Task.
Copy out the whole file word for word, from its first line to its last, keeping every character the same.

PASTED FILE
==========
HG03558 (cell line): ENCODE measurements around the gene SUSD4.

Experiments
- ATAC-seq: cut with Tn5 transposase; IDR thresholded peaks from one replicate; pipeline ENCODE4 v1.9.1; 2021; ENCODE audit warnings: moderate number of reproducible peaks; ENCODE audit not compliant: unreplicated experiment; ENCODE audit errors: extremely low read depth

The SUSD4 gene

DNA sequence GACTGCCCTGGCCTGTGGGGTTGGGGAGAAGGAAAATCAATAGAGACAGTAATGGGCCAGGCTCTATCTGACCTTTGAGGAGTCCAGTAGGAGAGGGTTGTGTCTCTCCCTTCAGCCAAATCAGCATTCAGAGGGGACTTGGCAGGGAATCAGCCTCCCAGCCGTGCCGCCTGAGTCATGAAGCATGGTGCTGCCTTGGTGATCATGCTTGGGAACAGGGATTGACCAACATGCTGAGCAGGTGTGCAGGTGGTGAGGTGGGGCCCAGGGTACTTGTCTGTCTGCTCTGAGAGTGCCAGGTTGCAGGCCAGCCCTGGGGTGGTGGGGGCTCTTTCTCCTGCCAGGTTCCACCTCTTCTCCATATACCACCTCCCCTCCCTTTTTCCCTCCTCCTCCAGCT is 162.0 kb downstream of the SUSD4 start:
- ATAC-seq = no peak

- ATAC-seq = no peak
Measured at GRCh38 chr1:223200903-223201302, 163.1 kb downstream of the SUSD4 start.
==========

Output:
HG03558 (cell line): ENCODE measurements around the gene SUSD4.

Experiments
- ATAC-seq: cut with Tn5 transposase; IDR thresholded peaks from one replicate; pipeline ENCODE4 v1.9.1; 2021; ENCODE audit warnings: moderate number of reproducible peaks; ENCODE audit not compliant: unreplicated experiment; ENCODE audit errors: extremely low read depth

The SUSD4 gene

DNA sequence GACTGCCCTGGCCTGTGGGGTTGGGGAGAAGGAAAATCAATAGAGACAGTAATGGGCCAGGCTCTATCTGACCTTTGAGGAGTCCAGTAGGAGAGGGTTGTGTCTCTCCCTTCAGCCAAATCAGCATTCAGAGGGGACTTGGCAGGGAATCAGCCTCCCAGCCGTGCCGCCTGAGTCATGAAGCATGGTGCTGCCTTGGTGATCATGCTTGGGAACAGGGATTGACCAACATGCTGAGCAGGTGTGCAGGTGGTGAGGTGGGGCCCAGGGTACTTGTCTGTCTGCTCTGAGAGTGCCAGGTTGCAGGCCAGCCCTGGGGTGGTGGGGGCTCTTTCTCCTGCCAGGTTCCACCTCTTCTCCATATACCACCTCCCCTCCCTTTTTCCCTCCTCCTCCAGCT is 162.0 kb downstream of the SUSD4 start:
- ATAC-seq = no peak

- ATAC-seq = no peak
Measured at GRCh38 chr1:223200903-223201302, 163.1 kb downstream of the SUSD4 start.